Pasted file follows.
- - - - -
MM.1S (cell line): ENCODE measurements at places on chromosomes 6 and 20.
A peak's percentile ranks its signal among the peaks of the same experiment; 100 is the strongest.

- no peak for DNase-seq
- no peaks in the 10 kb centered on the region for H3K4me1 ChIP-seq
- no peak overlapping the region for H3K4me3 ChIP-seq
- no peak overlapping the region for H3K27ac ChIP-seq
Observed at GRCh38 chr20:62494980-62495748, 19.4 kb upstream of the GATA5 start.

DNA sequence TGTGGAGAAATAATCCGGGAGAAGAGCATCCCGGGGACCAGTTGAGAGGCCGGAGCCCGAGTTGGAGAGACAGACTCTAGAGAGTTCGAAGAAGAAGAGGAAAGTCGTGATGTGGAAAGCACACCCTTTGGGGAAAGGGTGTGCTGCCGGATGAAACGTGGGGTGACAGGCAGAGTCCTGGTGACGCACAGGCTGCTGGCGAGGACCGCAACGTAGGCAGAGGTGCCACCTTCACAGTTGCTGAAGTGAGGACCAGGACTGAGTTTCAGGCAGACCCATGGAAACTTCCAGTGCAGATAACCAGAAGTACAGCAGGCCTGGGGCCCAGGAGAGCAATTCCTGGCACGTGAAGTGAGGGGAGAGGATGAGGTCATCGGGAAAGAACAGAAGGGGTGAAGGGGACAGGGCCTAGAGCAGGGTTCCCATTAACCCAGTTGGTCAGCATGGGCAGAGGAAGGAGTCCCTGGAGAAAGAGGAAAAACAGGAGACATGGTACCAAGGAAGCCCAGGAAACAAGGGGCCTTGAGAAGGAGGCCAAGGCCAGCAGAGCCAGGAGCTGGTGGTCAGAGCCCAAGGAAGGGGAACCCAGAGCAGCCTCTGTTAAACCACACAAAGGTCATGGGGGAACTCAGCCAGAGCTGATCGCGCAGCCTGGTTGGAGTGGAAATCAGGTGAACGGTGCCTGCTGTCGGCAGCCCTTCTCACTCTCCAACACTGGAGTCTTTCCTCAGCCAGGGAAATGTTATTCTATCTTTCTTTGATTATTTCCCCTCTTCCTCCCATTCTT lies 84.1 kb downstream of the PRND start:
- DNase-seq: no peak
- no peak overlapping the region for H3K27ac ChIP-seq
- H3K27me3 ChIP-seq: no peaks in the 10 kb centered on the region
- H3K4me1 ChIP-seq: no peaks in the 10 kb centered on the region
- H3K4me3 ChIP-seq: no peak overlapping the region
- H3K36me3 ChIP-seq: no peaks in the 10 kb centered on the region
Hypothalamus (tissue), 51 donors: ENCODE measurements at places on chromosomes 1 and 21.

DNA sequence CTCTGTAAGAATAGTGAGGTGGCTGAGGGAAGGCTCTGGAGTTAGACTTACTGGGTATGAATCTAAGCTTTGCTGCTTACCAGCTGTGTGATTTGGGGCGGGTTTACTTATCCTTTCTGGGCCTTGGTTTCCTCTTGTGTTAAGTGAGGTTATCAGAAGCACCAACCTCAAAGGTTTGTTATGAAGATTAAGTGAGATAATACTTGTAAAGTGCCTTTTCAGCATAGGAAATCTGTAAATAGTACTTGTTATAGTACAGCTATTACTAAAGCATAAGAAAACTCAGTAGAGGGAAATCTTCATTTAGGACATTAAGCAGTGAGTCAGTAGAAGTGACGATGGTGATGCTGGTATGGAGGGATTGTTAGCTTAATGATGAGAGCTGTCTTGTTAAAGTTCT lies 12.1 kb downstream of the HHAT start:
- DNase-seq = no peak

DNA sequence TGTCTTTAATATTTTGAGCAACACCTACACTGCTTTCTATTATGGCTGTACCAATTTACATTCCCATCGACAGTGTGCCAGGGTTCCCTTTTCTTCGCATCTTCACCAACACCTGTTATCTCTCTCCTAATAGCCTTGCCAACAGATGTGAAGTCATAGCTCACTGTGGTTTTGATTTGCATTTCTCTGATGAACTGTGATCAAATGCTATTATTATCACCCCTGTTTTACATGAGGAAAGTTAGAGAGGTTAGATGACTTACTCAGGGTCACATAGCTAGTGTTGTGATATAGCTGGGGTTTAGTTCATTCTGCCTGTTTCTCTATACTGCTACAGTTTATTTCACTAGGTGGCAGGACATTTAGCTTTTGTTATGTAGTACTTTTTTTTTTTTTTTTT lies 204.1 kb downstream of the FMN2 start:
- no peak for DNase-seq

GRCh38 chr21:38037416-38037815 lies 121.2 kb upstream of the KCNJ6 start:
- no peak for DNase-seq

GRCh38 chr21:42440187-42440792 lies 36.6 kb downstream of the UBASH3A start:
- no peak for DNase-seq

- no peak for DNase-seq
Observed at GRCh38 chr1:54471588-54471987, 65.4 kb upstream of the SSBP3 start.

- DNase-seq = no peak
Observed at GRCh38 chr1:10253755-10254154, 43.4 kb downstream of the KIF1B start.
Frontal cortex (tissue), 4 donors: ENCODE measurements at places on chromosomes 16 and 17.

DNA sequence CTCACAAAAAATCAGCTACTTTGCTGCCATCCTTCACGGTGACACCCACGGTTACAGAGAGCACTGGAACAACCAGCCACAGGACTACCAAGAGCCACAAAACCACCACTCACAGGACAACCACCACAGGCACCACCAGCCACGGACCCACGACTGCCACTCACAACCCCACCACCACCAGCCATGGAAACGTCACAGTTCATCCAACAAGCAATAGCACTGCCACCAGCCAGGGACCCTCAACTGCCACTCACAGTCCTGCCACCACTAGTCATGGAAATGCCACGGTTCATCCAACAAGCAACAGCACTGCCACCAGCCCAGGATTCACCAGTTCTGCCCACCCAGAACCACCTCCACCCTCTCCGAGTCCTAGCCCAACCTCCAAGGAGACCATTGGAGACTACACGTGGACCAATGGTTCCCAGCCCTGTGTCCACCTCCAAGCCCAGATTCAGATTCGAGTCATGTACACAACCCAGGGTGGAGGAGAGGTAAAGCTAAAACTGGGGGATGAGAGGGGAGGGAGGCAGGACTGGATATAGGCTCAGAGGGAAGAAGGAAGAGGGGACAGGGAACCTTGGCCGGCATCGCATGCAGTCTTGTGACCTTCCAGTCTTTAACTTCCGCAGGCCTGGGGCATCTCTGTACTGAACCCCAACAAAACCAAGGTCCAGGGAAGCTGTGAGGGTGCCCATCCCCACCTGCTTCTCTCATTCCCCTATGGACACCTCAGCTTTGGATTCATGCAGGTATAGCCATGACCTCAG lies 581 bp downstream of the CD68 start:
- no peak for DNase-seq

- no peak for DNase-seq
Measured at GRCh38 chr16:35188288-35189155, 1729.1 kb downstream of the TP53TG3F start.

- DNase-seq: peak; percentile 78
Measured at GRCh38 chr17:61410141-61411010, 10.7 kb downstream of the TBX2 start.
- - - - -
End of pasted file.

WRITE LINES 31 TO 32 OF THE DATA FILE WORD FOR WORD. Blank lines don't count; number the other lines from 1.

- no peak for DNase-seq
Measured at GRCh38 chr16:35188288-35189155, 1729.1 kb downstream of the TP53TG3F start.